Stories of Impact
Learn the impact of our work from stories of people we support and work with
Moud, from Zimbabwe, tested HIV-positive in 2009 after which she lost her mother, family, job, and divorced her husband which led her to a spiral of depressive thoughts -
‘’It was not easy and I went through a lot of self-blame, bitterness and pain in her heart ’’ - Moud says
She was going through a very difficult time and that is when her aunt introduced her to Beyond Stigma’s work based on The Work by Byron Katie in 2014 which helped her feel less isolated.
Imagine this. You are having the best day outside with your friends, the sun is shining, and everyone is in a great mood. You went out cycling and swam in the ocean for the first time in a while. You are lying in the warmth of the sun while joking around with your friends. You come back from this fun day, in a great mood until you look into the mirror. That’s when you think the words “I look terrible, I’m fat and my hair looks awful. I can’t believe I looked like this all day.” Just like that, the day is shattered, and you are in a bad mood.
Those with coronavirus can also experience self-stigma, the negative judgements towards oneself. COVID-19 self-stigma can make people have self-blame, shame, self-loathing and even suicidal thoughts. Having survived COVID-19 myself, I recognized that even I found myself hesitant to tell people about my illness and withdrew from talking to friends. I told myself I wasn’t careful enough and if I had just been ‘better’ then this wouldn’t have happened to me. I became ill close to the holidays and so I felt a lot of anger towards myself when I had to spend Christmas alone.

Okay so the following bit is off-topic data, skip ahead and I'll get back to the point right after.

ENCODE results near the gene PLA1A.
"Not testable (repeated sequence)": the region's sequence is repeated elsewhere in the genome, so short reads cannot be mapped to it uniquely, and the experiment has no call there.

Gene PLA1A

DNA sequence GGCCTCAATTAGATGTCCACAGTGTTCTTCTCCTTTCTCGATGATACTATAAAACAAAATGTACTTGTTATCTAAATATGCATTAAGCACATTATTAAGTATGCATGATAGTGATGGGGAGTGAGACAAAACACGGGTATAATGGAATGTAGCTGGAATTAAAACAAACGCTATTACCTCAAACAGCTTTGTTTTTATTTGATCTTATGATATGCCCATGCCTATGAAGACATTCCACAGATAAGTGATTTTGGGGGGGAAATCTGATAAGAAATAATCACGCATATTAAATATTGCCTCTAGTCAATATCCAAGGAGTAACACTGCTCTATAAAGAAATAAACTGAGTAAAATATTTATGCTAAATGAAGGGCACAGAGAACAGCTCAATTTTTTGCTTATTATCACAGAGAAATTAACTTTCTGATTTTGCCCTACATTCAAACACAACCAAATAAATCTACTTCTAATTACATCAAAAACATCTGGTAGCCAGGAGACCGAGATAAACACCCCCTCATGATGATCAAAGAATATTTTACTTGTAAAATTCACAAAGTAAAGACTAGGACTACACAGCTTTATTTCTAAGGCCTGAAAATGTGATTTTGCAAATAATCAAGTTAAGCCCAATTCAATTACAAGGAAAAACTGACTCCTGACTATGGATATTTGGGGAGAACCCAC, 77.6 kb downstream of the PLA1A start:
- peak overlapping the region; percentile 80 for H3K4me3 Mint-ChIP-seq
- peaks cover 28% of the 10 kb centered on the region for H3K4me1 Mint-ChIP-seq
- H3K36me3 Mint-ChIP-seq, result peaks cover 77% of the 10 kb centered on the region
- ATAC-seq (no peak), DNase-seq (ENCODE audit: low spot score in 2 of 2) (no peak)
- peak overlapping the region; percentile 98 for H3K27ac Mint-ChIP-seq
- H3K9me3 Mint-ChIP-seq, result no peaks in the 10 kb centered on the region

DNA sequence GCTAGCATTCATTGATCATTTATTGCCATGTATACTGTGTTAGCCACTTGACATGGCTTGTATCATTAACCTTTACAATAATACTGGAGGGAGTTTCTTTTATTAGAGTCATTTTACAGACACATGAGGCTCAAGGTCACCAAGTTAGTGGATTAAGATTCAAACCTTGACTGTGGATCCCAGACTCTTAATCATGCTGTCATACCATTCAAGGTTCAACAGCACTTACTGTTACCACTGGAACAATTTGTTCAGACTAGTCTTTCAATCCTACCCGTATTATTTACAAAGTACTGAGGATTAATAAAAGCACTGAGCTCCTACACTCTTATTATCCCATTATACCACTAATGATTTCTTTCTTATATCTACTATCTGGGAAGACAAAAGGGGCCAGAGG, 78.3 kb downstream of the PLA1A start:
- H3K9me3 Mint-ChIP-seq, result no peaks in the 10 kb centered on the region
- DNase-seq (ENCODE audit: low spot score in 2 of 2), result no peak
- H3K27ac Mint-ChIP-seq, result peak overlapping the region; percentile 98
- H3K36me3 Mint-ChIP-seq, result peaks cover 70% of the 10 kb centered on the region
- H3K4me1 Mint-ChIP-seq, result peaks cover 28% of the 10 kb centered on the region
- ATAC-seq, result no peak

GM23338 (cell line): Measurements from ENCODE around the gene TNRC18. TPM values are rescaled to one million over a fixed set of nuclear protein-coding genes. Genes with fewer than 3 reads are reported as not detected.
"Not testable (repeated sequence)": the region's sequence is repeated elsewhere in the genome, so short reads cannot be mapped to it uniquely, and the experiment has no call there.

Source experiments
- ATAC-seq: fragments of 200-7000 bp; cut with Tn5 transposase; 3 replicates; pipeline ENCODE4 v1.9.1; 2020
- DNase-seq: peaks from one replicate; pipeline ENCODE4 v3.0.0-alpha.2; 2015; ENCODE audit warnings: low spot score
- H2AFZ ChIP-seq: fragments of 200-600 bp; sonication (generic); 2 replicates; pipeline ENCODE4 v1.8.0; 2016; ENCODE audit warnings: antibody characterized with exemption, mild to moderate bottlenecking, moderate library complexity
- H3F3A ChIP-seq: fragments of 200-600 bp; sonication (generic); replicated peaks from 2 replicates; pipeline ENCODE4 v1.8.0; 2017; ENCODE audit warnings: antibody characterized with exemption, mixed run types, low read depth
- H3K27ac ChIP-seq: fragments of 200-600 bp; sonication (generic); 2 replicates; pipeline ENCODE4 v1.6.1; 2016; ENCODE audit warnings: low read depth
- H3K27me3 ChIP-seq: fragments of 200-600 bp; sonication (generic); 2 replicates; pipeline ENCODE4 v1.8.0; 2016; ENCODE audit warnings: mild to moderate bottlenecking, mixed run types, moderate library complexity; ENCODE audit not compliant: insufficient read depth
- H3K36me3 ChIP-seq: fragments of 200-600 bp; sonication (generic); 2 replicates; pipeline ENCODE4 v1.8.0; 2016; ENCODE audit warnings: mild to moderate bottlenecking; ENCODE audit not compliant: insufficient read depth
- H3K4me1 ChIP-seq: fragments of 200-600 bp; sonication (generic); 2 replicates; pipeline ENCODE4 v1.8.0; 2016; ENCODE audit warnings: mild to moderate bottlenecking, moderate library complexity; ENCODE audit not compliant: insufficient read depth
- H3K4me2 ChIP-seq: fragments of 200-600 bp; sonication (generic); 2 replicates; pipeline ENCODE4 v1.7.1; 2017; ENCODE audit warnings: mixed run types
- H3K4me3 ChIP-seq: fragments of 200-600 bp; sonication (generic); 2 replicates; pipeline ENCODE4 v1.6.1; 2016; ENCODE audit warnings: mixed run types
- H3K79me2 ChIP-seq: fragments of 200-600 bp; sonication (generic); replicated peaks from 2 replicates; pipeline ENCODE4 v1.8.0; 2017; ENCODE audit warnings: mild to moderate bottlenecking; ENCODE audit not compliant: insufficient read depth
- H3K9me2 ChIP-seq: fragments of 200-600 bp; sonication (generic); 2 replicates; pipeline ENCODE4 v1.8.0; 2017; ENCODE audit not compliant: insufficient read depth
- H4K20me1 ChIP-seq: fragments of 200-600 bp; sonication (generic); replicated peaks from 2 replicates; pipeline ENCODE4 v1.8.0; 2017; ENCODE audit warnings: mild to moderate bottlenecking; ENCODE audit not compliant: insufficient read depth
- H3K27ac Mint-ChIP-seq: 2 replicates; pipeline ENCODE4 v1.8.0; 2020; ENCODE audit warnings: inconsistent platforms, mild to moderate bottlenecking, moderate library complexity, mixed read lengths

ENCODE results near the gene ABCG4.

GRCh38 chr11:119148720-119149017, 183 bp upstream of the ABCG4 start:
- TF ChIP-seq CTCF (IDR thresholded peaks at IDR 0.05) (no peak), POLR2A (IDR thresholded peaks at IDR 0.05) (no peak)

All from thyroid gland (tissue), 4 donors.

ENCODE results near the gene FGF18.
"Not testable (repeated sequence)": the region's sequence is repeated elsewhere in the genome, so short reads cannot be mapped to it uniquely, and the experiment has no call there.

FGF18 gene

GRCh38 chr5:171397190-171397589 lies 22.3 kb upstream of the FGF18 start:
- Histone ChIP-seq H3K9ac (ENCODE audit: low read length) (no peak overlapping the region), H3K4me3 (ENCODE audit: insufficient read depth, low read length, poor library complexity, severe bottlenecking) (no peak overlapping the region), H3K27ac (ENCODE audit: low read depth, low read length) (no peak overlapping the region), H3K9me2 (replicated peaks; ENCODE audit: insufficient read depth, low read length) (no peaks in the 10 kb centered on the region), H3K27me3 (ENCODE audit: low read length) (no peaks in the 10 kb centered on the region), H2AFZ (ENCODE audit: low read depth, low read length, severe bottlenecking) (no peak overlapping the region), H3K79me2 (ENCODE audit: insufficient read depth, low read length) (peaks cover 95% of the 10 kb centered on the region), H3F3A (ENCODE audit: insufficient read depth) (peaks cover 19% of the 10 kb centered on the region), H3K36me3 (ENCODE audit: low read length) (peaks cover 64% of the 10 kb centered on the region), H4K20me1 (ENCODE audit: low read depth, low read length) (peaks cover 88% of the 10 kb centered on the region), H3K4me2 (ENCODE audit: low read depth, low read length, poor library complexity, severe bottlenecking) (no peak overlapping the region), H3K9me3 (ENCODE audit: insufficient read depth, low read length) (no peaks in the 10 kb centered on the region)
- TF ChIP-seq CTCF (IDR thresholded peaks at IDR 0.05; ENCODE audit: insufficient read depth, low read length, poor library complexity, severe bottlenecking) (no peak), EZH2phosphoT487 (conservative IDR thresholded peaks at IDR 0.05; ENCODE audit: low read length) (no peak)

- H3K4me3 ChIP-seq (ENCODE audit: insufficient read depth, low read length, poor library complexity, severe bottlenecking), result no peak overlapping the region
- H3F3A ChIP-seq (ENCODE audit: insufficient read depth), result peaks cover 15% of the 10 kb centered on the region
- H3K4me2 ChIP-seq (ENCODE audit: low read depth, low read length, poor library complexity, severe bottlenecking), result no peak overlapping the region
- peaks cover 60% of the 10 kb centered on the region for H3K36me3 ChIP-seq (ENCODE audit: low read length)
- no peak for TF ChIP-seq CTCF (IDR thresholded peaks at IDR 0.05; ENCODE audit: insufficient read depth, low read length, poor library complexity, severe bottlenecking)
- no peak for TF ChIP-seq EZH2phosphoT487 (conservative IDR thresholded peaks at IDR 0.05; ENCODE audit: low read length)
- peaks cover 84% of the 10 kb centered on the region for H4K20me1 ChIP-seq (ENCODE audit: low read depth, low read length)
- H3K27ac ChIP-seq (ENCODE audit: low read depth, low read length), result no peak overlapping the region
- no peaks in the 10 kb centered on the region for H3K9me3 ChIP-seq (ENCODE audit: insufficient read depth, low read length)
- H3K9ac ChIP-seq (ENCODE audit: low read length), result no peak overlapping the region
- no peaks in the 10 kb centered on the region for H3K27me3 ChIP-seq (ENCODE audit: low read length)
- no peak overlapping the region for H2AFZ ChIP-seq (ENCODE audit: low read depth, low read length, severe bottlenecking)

Vongai is abundantly clear about what self-stigma means to her. It is, she says, "when I blame myself, I limit myself to certain things, I am ashamed, I isolate myself, I get depression, I'm not confident of anything. I feel inferior." All this because, at the age of 39, she was diagnosed with HIV. She was unable to work properly, convinced herself that people were always sneering at her, and could not speak to anyone.
Softly-spoken Nyasha lives in Zimbabwe. She discovered that she was HIV positive in 2000, and initially her diagnosis sent her into a tailspin. She went into her shell, didn't speak to anyone and lost a dangerous amount of weight - all things that would worsen her condition, not improve it. Even at her workplace, she would simply collect her cup of tea during work breaks instead of socialising with her colleagues as she had always done before. Her condition made her paranoid, convinced that everyone was talking and laughing about her behind her back. But it was not the disease itself that caused her to be like this, but the sense of social stigma that came with it.
Julien Chiwunda is 59 years old, a widow, and the mother of four grown-up children and four grandchildren. Her husband passed away from HIV 20 years ago, and she herself tested positive for HIV in 2003.
As with so many people living with HIV, it was not the condition itself that made her so unwell, but the self-stigma that came with it.
Sylvia explained how The Work has impacted her for better adherence to the treatment and to love positively. While she was feeling unequal to her colleagues at work, personal journey made her realize that she is as important as any other person at work as they all share the common aspect of ‘wisdom’ and it has nothing to do with HIV status.